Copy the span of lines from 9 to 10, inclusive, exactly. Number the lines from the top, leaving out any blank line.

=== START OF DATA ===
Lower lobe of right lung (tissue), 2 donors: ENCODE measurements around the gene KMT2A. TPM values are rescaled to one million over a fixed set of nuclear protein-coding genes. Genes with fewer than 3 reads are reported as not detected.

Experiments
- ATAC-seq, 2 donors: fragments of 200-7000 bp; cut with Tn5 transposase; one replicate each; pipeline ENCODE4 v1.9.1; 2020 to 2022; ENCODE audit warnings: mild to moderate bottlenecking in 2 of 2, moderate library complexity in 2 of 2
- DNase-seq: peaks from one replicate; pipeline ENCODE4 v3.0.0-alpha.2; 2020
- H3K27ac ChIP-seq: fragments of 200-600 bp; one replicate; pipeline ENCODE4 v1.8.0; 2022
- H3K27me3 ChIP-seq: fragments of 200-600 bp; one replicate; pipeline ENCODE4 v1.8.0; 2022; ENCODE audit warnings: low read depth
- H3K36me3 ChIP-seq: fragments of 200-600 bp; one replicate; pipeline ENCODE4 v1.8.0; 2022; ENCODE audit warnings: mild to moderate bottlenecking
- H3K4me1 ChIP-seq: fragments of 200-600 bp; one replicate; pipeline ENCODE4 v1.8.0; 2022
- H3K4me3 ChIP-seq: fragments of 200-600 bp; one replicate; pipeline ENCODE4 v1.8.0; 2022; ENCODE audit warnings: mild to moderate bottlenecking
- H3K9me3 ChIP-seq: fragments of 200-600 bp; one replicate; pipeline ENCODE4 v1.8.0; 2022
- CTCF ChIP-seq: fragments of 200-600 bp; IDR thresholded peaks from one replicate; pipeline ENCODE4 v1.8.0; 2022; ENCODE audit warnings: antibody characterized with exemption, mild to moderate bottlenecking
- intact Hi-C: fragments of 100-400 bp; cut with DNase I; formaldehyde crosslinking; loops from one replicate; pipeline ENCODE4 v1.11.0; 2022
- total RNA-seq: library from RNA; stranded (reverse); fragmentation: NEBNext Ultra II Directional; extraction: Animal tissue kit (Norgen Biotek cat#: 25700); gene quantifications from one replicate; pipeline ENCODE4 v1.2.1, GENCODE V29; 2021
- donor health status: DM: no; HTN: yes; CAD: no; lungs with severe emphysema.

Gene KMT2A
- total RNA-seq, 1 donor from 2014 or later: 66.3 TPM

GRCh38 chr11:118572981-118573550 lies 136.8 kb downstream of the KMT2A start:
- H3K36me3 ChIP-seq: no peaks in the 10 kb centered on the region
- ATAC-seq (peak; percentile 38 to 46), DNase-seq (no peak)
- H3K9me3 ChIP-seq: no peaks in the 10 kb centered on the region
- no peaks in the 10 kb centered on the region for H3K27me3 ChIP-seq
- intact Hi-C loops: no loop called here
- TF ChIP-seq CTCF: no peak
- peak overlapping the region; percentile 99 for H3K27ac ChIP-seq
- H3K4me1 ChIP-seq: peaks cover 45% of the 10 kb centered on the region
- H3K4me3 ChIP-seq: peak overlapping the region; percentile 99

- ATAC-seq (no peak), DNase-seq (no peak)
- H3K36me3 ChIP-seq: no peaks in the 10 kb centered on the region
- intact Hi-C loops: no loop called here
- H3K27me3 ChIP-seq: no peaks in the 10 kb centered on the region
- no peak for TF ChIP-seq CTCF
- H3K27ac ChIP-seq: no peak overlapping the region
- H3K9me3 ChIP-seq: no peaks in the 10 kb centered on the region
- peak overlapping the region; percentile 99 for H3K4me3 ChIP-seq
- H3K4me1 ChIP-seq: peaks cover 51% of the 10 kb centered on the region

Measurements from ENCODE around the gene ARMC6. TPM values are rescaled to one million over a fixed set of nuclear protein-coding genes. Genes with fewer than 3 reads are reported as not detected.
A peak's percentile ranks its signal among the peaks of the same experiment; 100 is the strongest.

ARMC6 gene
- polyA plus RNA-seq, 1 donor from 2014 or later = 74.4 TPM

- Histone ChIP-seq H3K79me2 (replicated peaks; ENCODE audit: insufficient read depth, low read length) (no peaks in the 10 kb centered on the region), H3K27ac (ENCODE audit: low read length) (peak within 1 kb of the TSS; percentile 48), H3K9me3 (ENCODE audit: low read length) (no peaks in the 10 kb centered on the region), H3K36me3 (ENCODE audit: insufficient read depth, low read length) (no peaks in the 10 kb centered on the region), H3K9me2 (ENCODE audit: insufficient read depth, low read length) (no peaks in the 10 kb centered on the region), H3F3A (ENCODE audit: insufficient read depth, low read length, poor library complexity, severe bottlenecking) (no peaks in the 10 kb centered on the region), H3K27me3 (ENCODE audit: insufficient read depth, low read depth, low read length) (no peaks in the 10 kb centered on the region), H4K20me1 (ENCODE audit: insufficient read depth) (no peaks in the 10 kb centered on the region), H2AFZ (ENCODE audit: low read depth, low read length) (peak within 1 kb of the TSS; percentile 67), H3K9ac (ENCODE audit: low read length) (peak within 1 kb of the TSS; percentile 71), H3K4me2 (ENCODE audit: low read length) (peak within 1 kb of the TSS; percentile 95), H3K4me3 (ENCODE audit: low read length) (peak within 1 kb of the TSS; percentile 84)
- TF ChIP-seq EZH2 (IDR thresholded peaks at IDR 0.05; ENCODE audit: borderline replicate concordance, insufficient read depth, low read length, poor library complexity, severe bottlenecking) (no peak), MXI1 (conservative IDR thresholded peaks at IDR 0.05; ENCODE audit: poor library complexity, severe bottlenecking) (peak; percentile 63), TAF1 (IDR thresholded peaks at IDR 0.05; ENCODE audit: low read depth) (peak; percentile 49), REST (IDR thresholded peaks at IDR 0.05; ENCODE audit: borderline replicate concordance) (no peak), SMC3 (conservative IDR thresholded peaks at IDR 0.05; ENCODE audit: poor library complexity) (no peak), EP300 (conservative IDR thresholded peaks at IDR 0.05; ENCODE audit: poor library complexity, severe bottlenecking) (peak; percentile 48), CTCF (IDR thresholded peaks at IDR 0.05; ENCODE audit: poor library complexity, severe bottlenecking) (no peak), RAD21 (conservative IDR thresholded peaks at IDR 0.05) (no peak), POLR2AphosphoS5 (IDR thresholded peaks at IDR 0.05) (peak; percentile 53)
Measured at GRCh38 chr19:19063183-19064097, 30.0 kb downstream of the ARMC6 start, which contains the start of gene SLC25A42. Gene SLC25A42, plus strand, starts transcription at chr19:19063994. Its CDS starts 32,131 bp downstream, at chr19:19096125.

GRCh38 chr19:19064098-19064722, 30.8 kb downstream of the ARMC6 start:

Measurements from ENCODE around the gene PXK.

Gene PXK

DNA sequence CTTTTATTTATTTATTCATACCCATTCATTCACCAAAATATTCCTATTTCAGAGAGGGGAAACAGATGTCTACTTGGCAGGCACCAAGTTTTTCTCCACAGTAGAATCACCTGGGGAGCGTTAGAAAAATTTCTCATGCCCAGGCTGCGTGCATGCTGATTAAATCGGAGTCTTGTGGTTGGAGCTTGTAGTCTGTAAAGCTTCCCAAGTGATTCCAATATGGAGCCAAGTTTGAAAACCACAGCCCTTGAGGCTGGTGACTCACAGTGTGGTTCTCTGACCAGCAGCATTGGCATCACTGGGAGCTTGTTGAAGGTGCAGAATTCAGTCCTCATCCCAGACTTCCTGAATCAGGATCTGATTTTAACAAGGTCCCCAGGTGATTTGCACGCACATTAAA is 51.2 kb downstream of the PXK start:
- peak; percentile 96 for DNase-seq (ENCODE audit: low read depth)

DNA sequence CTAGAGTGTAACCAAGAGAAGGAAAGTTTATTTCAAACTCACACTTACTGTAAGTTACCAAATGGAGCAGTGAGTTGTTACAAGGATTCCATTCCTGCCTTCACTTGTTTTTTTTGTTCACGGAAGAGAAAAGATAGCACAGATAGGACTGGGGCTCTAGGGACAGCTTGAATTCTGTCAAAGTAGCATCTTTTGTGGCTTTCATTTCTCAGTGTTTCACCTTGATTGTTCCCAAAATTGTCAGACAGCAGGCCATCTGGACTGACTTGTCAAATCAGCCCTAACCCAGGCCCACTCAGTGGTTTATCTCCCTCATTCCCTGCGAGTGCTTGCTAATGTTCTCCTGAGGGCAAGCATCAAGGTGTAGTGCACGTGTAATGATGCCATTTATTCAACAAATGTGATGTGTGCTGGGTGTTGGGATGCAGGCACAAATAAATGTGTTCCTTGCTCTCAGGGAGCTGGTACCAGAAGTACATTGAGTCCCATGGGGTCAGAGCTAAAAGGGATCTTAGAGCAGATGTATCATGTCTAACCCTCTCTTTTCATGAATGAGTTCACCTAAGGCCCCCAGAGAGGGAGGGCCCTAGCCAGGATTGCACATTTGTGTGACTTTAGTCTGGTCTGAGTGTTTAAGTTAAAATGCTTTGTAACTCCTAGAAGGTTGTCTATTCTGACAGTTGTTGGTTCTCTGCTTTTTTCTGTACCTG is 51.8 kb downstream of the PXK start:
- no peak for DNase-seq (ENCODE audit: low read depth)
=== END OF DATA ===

- H3K4me3 ChIP-seq: fragments of 200-600 bp; one replicate; pipeline ENCODE4 v1.8.0; 2022; ENCODE audit warnings: mild to moderate bottlenecking
- H3K9me3 ChIP-seq: fragments of 200-600 bp; one replicate; pipeline ENCODE4 v1.8.0; 2022